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How many NDIS participants are in my local area?

Have you ever wanted to know how many NDIS participants reside in your local area to help understand the projected demand for your services? The NDIS Demand Map is an interactive tool that can provide information about NDIS participants in your local area to help you grow your health care practice. The map provides a forecast of the NDIS demand by 2023 for all postcodes across Australia. An estimate of the following information is available through the tool: How many NDIS participants are expected to live in the post code – broken down by type, such as physical disability, autism, neurological disorder; How much funding will be available to participants to spend in the area – broken down by category, such as therapy, capital, early childhood supports; and How many…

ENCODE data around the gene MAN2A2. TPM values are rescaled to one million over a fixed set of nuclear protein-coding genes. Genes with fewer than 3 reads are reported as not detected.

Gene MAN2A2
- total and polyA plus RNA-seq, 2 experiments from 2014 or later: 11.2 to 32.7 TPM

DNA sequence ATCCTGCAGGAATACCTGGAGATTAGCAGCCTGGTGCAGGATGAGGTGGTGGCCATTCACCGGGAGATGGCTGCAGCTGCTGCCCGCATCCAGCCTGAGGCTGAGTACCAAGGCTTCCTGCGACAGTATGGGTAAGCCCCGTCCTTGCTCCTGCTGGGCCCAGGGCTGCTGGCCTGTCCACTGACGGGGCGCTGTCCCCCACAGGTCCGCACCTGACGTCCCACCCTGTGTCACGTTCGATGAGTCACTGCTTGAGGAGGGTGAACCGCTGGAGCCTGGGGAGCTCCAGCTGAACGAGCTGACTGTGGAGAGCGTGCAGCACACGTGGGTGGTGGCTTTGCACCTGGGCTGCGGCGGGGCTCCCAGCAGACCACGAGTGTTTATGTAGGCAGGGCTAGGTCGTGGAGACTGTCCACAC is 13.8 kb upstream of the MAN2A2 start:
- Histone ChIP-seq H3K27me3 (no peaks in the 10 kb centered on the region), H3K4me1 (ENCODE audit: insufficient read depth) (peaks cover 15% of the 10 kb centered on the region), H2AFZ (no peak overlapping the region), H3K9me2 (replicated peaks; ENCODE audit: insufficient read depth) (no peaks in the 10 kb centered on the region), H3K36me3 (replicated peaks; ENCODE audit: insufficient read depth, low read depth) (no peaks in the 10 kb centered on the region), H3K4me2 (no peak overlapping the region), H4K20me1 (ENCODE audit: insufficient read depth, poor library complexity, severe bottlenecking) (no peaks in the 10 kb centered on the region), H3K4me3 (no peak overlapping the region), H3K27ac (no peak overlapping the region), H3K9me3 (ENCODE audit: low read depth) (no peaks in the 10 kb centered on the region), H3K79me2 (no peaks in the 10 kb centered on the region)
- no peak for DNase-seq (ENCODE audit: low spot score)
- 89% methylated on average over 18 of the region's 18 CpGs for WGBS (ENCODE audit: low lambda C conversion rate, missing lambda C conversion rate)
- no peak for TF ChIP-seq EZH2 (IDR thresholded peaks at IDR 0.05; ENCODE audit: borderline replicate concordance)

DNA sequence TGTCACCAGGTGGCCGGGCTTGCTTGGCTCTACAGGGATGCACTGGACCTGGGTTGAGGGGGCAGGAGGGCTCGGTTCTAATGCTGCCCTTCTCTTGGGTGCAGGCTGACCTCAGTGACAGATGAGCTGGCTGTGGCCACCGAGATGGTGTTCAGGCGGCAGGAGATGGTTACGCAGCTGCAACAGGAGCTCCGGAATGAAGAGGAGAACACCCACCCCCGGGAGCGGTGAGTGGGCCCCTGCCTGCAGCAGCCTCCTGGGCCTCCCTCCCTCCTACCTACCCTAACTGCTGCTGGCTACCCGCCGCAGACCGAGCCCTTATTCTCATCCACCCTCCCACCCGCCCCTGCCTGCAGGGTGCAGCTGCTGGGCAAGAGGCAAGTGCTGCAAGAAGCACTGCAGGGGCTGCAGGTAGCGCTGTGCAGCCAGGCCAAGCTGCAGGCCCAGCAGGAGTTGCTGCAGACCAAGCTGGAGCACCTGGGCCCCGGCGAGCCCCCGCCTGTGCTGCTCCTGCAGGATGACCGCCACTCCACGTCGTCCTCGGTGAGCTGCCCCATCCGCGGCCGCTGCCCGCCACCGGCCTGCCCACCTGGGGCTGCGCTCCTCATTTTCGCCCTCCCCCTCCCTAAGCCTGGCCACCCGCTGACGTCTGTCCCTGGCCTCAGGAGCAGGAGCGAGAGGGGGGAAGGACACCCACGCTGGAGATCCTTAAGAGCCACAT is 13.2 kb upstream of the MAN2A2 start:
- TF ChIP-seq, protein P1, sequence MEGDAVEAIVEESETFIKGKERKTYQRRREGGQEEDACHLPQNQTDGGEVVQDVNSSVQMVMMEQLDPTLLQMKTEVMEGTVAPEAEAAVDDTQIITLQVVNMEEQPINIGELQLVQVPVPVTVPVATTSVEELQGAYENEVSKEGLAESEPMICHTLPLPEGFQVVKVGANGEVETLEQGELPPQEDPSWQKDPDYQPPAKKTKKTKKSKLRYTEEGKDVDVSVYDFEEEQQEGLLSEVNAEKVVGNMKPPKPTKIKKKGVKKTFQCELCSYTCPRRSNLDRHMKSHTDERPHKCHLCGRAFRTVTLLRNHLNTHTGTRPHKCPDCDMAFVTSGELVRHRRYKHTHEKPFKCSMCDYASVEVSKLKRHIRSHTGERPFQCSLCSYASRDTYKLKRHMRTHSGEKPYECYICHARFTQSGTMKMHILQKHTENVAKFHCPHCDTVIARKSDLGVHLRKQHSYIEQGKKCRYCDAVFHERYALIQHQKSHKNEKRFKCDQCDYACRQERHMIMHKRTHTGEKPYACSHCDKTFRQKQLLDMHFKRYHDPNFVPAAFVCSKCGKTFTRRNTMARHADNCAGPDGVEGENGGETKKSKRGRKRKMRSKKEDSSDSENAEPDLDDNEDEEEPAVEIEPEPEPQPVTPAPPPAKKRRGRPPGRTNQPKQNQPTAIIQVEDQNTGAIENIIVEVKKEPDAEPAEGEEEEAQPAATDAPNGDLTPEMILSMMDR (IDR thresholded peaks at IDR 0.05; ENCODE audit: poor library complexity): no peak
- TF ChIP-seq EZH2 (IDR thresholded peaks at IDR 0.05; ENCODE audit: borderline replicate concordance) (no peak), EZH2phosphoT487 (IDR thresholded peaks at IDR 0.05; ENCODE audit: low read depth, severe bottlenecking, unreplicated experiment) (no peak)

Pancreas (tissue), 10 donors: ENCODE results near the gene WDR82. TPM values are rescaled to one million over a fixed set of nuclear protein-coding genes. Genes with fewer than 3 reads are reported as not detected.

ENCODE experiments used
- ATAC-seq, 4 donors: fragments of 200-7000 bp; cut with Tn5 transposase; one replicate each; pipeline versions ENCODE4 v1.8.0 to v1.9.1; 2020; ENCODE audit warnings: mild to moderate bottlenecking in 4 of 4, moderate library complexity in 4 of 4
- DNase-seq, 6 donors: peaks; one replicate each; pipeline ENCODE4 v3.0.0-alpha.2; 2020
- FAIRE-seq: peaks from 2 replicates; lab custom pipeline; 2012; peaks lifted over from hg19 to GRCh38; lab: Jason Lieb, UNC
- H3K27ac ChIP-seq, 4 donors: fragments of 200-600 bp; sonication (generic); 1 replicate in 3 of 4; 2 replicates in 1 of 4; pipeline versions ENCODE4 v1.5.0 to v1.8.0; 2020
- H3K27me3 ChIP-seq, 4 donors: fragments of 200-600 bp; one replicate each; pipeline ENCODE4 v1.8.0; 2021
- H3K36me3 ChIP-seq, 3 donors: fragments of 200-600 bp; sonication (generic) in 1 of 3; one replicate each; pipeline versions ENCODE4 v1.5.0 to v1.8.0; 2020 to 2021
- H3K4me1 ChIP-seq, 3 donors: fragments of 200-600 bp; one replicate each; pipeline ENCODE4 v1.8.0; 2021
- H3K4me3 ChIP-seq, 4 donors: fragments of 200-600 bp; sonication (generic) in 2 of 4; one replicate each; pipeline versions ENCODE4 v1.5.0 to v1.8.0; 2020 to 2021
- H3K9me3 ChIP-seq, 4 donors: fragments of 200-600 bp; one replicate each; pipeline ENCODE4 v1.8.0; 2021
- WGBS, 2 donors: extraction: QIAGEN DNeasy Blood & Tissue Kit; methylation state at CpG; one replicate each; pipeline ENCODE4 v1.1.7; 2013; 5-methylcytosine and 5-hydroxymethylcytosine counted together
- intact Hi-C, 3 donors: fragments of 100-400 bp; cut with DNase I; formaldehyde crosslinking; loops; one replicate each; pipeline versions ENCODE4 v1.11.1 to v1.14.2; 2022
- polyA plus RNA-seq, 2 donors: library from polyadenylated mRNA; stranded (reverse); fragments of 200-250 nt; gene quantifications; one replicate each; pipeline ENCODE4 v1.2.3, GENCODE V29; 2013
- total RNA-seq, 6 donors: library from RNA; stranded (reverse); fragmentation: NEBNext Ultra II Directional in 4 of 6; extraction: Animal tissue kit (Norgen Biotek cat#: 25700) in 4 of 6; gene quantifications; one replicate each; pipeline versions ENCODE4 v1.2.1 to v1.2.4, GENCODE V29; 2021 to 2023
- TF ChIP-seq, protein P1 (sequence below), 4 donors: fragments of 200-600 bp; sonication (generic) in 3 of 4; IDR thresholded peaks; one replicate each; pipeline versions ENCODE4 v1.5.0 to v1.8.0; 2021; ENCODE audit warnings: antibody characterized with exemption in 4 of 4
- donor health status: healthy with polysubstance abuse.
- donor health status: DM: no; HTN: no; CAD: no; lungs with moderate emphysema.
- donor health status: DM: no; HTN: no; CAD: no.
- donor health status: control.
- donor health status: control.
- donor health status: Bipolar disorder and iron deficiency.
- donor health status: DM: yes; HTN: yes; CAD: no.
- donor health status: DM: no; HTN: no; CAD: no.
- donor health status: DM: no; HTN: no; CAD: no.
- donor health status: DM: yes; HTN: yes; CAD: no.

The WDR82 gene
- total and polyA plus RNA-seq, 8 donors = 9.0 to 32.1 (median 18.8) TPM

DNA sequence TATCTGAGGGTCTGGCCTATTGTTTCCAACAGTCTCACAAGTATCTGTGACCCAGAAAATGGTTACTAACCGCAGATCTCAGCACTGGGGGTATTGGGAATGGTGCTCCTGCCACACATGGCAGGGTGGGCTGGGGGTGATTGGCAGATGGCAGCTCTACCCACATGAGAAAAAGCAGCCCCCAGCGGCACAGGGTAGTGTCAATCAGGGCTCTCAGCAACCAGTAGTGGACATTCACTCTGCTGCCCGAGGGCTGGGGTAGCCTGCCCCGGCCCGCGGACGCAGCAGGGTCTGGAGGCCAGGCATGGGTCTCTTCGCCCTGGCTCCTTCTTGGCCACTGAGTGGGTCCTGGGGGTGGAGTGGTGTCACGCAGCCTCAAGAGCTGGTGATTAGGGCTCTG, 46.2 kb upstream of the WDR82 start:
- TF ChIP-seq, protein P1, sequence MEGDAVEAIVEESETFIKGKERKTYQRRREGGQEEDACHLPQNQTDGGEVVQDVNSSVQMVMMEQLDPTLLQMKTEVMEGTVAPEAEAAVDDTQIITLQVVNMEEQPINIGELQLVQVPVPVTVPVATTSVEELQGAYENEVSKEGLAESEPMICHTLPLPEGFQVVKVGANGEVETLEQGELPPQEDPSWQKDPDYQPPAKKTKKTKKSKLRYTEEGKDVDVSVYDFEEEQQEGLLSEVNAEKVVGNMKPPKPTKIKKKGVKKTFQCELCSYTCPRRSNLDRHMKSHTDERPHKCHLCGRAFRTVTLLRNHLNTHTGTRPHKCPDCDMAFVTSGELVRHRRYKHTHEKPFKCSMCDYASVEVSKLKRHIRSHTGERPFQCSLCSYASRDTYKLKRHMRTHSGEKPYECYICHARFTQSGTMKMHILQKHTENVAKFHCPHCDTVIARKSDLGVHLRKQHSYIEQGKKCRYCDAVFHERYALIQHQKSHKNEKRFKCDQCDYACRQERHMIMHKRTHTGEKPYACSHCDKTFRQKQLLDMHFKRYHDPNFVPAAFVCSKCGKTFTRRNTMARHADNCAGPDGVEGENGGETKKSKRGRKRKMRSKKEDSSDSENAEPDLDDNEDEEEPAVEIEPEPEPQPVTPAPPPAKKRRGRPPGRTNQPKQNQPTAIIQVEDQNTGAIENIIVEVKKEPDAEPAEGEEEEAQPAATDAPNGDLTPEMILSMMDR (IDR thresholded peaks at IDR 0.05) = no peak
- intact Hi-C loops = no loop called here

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How much can I charge Pathology and Imaging providers to lease within my practice?

Why do I need to read this? If your health practice leases an area to pathology and radiology providers, you need to be aware of the Australian Government regulations that apply to these arrangements. These regulations are designed to prevent conflicts of interest, which might cause practitioners to refer excessively. Significant penalties apply for any breaches of the regulations and we want you to be protected. These leasing arrangements usually involve GPs, however the regulations apply to anyone who can request or provide Medicare-eligible investigations (eg. specialists, dentists, podiatrists, physiotherapists, osteopaths, chiropractors, nurse practitioners). If you need any advice from our specialist health lawyers on this topic, please get in contact here. What does this mean for me? The legislation that affects the contractual arrangements between you and the pathology/radiology…